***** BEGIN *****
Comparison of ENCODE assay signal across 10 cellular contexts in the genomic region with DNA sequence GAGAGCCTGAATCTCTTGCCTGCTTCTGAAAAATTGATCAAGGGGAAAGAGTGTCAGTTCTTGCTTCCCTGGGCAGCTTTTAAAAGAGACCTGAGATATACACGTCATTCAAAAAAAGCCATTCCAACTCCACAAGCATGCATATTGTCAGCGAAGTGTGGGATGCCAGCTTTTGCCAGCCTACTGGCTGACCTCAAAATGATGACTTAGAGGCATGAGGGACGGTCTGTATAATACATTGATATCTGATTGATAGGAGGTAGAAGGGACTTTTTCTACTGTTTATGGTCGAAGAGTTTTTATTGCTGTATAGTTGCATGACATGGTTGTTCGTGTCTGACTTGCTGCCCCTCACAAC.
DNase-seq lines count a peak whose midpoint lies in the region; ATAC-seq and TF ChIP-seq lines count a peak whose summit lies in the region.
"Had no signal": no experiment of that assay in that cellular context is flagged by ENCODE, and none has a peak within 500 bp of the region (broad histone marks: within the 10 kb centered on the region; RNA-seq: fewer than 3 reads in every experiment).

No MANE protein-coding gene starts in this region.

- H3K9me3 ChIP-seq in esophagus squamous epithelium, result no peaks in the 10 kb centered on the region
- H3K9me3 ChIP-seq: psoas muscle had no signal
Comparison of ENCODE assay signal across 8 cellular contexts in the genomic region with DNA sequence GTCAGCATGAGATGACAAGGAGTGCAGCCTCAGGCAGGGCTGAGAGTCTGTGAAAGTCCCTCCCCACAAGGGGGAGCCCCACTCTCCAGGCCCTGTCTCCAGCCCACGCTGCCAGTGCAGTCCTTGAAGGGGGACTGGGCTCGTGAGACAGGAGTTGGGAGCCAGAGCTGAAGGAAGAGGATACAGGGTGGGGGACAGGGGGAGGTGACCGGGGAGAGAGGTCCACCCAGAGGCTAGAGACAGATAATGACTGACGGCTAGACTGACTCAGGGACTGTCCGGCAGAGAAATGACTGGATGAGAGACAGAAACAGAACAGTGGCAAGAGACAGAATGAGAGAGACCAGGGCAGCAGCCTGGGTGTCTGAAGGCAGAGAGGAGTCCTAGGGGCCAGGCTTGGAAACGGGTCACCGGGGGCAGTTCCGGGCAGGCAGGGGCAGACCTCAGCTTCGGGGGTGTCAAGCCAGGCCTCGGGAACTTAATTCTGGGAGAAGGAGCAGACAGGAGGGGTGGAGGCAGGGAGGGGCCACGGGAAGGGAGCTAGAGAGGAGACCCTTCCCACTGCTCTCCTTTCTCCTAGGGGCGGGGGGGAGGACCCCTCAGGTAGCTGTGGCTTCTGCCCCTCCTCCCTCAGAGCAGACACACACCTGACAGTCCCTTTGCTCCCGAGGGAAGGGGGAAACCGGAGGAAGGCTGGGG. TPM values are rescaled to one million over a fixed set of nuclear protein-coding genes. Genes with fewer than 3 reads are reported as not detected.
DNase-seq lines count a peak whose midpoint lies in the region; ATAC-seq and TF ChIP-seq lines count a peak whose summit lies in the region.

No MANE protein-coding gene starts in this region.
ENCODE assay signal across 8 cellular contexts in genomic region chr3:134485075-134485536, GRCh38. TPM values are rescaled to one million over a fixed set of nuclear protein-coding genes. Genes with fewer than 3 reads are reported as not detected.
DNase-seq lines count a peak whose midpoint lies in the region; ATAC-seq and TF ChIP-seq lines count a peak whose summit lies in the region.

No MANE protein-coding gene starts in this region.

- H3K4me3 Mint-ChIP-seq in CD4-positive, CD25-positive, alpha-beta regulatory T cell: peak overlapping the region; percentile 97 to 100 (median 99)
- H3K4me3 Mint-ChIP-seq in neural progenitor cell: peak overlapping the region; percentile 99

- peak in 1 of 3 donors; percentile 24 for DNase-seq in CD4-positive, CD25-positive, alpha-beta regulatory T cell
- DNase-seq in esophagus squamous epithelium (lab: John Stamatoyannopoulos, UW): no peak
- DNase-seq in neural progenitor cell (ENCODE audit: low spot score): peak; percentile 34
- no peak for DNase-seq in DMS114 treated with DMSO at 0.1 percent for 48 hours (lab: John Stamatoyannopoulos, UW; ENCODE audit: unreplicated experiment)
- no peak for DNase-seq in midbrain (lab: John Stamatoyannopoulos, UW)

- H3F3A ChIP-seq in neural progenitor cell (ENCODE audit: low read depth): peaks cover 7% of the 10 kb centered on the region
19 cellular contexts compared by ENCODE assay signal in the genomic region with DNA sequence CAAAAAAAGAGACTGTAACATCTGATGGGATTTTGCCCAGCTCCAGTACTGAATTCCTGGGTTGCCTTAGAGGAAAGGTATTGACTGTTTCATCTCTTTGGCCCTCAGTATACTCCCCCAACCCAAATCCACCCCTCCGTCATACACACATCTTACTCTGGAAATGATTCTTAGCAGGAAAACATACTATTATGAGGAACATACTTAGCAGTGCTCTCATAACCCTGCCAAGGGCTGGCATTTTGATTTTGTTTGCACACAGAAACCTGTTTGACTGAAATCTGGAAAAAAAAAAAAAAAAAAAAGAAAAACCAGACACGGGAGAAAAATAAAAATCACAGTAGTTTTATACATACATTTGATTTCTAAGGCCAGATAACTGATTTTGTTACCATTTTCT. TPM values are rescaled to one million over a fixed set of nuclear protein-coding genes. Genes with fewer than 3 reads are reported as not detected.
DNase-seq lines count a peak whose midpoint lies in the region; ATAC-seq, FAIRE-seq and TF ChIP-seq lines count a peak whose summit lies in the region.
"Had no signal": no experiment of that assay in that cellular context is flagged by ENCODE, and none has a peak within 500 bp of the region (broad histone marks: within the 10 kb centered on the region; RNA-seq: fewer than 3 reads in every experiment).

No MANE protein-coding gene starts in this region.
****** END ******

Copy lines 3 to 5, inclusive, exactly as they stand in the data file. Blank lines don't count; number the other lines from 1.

"Had no signal": no experiment of that assay in that cellular context is flagged by ENCODE, and none has a peak within 500 bp of the region (broad histone marks: within the 10 kb centered on the region; RNA-seq: fewer than 3 reads in every experiment).

No MANE protein-coding gene starts in this region.

- H3K9me3 ChIP-seq in esophagus squamous epithelium, result no peaks in the 10 kb centered on the region